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Peter Palomaki on Quantum Dots: Challenges and Possibilities

24 Apr 2018

Developments in quantum dot technology are moving quickly. The challenges and possibilities posed by mass adoption are different than they were even a year ago, so we spoke to internationally recognized quantum dots scientist Peter Palomaki, PhD, owner and chief scientist at Palomaki Consulting to understand current developments, challenges and opportunities for the display industry.

What is the promise of quantum dot technology for the TV market and why should consumers care?

The benefit of the quantum dot technology is two-fold: it’s a combination of higher efficiency and enhanced color. Current display technology wastes a lot of generated white light, whereas quantum dot displays use light more efficiently resulting in more energy-efficient solutions. At the same time, QD-enabled devices are providing a much higher quality of color that better represents all the colors we can actually see in nature.

Because of a more accurate and realistic color representation, quantum dot displays generate a more immersive viewing experience.

How do quantum dot displays compare with White-OLEDs? What are the pros and cons?

OLED is known for its very deep black levels—so, if you want a really dark black, OLED is the winner. If you are looking for better color, quantum dots deliver better performance.

Also, OLED has difficulty with large areas and is very expensive. With two screens of identical size, quantum dot technology will typically be cheaper than OLED because of manufacturing costs. A 75-inch OLED panel is incredibly expensive. This is one of the reasons quantum dots have had more success in large TVs and displays, while OLED has done well in the cell phone market.

What are some roadblocks to QD adoption for the mass consumer market?

One of the original big roadblocks for quantum dots was their stability. They used to degrade very rapidly, especially when exposed to air. Within the display, quantum dots particles are in this pretty harsh environment of relatively high temperature, high light flux, and exposure to atmosphere—all things that quantum dots don’t really like.

But in the last five years QDs have been highly engineered to hold up in that environment—to the point where there is really no concern in its current form factor, which is a film in the back of the TV. As the industry matures and improves on the other form factors, that issue of reliability may crop back in. It may have to be dealt with in a different way, depending on what the form factor is. Again, this is something that any company that works with quantum dots is thinking about and taking action on regularly to continue to enhance and improve stability of the materials.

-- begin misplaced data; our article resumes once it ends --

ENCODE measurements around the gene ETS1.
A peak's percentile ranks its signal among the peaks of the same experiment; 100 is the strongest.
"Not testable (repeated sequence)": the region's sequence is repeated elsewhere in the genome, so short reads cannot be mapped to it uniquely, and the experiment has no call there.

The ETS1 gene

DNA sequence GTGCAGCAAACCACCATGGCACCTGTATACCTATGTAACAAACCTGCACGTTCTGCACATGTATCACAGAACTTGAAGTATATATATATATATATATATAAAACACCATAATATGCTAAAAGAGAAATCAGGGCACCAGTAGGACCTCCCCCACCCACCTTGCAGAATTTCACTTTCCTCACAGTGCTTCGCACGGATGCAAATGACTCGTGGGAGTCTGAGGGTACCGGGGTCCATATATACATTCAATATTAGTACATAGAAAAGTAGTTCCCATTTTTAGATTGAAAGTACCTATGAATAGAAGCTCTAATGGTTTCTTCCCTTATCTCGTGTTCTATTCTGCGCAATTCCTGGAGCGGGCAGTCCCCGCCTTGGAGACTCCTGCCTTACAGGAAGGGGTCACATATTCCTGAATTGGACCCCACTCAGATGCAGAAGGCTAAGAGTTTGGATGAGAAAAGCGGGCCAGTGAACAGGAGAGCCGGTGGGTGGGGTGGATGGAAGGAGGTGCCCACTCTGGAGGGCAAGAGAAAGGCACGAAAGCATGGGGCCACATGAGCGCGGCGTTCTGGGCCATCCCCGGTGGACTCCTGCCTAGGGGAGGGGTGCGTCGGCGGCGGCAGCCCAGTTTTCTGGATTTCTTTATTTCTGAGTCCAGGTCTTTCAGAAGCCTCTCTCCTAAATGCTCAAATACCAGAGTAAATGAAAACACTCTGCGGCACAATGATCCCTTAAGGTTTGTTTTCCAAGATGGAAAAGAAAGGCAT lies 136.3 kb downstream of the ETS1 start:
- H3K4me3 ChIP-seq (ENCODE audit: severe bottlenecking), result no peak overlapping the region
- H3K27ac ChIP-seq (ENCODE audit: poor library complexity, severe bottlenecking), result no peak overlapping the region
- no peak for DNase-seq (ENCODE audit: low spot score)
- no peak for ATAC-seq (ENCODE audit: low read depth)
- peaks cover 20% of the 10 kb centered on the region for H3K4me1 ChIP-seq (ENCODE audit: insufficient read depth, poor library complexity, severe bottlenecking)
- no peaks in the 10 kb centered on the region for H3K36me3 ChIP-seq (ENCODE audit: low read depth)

Then there is always the cost concern with any new technology in the display space, and quantum dots are no exception. They are a premium product at a premium price.

However, the price of the quantum dot film component within the TV has reduced. A few years ago, it cost around $100 a square meter, and is now closer to $30 a square meter. As the price continues to drop with economies of scale, and more people adopt quantum dot technology, the price barrier will become easier to handle. Instead of being only in the premium $1,500 or $2,000 displays, the technology will become available in the displays priced below $1,000 too.

What developments in QD research are you most excited about and why?

In terms of display technologies and how quantum dots are implemented, there are a lot of developments that will enhance the benefits of quantum dots even further, such as:

Color filters

QLEDs currently use quantum dot film within the backlight unit. To further improve on display efficiency, researchers are looking into bringing this color converting layer to the front of the screen and using quantum dots as a replacement to the existing color filters. If this form factor is implemented, it will enhance the efficiency potentially up to two and a half times.

This further enhancement in efficiency would maintain the great color that quantum dots are known for and add additional benefits, such as improved viewing angles. This development would eliminate the current advantage that OLED has in terms of viewing angles. This is because light would be emitting in all directions from the quantum dot layer at the front of the display.

However, this implementation is not without its challenges. The polarizers within the display need to be reengineered. The quantum dot layers also need to be highly absorbing and prevent blue light from leaking through in order to maintain high color quality. Despite these potential roadblocks, the technology is likely to mature and become adopted in displays within the next few years.

Quantum dots on-chip

Another implementation method that people are researching is quantum dots on chips. This is where the quantum dots are placed directly on the LED. This requires quantum dots specifically engineered to survive this harsh environment and has not yet been commercialized for displays.

However, there is progress in this area. The first commercial quantum dot on-chip product was launched last year by Lumileds. This was for lighting, which only requires a red quantum dot, not green—but it still shows that the approach is viable.